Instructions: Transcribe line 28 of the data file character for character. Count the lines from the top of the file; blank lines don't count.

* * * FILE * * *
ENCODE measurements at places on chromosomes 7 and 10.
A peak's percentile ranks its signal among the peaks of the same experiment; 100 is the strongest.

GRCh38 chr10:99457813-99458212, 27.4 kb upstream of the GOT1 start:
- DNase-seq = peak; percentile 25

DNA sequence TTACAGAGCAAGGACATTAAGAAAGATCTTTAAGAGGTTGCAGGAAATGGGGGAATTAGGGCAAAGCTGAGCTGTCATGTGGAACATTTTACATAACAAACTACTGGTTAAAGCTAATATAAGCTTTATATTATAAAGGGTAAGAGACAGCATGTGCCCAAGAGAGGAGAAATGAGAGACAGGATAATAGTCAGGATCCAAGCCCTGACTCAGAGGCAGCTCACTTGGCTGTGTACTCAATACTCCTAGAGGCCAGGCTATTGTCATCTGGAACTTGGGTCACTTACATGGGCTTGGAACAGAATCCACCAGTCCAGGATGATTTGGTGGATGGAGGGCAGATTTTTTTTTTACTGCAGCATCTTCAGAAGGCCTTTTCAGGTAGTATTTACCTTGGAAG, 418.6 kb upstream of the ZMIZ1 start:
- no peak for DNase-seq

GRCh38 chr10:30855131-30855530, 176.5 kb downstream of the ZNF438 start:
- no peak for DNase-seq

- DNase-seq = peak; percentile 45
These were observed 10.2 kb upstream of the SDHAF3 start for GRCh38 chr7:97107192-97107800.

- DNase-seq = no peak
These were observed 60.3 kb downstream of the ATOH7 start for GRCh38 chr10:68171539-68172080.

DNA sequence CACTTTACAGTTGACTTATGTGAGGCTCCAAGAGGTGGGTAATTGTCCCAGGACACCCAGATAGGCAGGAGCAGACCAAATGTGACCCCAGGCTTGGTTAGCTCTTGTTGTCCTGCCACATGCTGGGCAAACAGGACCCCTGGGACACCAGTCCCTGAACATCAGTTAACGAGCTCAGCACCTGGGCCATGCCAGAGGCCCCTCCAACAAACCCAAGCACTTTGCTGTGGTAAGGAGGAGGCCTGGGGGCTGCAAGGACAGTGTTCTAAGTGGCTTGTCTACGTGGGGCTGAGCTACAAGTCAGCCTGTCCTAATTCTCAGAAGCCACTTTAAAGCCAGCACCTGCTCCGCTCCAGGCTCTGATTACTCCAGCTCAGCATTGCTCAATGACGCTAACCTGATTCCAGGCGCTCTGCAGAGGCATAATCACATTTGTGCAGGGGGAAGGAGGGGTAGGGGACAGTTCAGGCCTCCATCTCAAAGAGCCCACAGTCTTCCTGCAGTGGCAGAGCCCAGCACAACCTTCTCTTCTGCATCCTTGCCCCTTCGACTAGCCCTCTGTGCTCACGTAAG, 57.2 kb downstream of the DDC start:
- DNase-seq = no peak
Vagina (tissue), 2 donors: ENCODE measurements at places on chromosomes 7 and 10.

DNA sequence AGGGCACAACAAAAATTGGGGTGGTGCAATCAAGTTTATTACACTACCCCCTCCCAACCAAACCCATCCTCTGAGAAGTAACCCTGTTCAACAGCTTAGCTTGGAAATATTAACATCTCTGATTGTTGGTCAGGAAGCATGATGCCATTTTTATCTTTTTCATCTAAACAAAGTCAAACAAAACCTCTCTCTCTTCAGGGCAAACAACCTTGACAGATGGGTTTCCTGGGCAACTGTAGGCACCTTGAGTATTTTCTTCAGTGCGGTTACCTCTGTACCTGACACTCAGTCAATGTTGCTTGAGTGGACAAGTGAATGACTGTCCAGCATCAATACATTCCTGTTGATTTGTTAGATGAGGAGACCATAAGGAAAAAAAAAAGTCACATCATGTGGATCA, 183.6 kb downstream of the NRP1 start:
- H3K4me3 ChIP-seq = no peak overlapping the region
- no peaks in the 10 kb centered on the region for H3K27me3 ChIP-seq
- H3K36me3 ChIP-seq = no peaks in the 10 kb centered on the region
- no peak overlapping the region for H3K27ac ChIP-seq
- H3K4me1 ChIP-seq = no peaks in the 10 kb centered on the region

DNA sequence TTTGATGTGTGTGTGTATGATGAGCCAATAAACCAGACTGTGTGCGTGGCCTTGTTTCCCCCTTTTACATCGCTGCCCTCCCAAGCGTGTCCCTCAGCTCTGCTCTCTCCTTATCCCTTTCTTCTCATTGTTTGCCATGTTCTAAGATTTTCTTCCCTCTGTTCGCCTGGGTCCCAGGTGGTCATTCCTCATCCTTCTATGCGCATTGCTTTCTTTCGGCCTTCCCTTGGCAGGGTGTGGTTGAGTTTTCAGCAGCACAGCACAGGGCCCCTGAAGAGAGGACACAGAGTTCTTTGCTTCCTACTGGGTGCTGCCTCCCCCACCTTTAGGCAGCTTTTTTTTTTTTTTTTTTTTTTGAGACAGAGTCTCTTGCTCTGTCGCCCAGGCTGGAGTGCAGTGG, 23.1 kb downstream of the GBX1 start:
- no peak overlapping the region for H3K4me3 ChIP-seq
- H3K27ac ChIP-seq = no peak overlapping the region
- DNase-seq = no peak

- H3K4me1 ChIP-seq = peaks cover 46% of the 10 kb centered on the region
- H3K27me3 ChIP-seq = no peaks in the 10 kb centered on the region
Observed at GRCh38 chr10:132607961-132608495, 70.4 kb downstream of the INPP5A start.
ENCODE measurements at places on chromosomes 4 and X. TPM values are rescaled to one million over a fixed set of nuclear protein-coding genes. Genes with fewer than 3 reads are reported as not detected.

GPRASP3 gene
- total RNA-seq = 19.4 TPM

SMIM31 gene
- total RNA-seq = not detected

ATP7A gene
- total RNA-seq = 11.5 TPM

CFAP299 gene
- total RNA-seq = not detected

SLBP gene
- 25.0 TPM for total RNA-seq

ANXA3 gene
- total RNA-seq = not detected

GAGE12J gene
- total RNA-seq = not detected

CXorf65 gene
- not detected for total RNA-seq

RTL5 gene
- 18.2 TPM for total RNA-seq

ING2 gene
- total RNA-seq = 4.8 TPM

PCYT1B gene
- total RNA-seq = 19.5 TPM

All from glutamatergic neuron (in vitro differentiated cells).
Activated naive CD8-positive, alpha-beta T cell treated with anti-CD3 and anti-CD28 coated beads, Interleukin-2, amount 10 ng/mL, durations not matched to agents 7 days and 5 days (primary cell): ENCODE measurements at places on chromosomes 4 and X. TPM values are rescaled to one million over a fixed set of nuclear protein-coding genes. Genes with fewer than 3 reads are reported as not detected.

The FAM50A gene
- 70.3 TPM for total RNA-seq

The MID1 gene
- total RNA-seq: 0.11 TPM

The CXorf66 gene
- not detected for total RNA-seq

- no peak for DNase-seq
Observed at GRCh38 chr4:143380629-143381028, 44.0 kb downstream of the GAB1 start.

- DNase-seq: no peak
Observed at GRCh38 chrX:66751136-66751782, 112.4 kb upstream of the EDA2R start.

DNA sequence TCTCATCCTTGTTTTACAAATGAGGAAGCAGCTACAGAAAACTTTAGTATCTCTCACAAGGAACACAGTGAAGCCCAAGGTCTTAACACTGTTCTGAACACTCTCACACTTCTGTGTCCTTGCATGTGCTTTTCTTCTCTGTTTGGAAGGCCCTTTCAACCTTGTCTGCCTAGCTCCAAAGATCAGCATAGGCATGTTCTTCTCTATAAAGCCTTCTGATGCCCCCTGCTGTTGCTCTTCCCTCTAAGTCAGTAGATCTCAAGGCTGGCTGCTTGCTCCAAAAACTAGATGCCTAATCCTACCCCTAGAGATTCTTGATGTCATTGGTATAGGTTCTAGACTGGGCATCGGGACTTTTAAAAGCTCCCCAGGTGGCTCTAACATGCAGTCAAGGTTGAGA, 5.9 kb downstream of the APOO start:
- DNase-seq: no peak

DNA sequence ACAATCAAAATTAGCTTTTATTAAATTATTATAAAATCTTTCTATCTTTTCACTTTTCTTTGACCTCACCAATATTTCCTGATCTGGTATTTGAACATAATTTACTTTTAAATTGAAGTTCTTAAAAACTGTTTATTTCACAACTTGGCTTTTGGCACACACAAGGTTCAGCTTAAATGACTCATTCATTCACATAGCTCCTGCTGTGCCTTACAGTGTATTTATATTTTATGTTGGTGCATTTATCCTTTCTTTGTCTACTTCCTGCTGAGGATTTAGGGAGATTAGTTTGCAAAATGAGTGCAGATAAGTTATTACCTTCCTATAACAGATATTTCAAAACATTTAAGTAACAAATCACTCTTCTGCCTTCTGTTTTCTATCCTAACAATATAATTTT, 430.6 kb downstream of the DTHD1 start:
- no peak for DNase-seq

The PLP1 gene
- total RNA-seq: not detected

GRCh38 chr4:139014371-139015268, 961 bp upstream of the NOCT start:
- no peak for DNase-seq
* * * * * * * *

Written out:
Observed at GRCh38 chr10:132607961-132608495, 70.4 kb downstream of the INPP5A start.